Here's a photo I remembered to take (for once) of some of the group in action:
We went back to The Red Lion for the sharing. There was some amazing work done - really inspiring stuff. I always enjoy nosying through people's sketchbooks. Having so many new members gave me plenty to look at and there was lots of 'wow'ing.
It was quite late by the time we started for home. I ended up on the train by myself, and was lucky enough to have a 'snoozer' opposite, so got out my rainbow pencil again. I showed it to him as I got off.
I had a really smashing day and I met some lovely people. I've got to go back some time though, and have another go at some of the other views of that Minster.
No, I don't mean John (who is actually getting less furry every year, though don't tell him I said that), but Maddy, my friend's cat. We have been 'babysitting' her for years, including on the occasion of my friend's honeymoon, when Maddy nearly plunged to her death by trying to jump out of the velux in the studio. I only just grabbed her back legs in time.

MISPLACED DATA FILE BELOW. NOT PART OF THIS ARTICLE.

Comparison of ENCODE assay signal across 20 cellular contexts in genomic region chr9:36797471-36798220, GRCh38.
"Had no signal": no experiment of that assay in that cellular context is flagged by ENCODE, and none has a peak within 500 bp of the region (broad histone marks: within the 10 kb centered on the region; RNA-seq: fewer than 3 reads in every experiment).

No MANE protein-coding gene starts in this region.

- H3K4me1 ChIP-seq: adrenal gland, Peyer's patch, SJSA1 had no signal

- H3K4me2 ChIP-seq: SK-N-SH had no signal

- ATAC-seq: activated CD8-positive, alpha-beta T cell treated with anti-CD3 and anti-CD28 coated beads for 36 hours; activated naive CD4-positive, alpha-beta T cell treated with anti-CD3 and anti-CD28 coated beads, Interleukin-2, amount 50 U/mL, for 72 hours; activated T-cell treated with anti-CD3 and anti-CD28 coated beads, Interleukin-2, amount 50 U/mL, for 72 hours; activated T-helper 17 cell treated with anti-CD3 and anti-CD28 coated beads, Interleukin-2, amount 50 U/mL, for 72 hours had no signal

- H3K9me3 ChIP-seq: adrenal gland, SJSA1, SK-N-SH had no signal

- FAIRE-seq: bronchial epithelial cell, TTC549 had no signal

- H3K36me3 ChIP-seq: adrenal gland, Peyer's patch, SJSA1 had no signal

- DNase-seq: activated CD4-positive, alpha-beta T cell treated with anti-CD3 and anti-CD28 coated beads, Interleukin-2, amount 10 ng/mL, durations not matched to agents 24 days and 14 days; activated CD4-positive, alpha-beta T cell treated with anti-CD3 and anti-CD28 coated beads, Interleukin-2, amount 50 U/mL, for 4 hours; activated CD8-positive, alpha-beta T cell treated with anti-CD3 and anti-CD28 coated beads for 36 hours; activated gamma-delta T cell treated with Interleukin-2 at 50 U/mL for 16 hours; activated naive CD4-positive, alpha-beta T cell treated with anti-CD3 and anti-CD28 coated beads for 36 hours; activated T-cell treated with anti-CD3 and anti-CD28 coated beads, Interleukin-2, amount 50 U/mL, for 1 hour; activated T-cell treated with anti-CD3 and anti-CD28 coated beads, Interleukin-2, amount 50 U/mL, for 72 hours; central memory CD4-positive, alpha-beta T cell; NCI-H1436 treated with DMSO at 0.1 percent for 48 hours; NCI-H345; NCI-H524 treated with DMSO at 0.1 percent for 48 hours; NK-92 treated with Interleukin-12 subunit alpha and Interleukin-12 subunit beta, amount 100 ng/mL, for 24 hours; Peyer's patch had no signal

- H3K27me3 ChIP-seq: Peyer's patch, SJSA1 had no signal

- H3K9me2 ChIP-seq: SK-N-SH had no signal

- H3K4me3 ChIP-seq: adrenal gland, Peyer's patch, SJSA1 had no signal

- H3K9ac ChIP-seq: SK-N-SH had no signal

These days she is a very old lady, so is far less trouble. She is not above stealing my chair as soon as I get up to make a cuppa though:
Even though she just sleeps all day, it's kind of nice to have her in the room with me. I do miss having an animal, but John and I are too keen on gadding about, so it wouldn't be fair.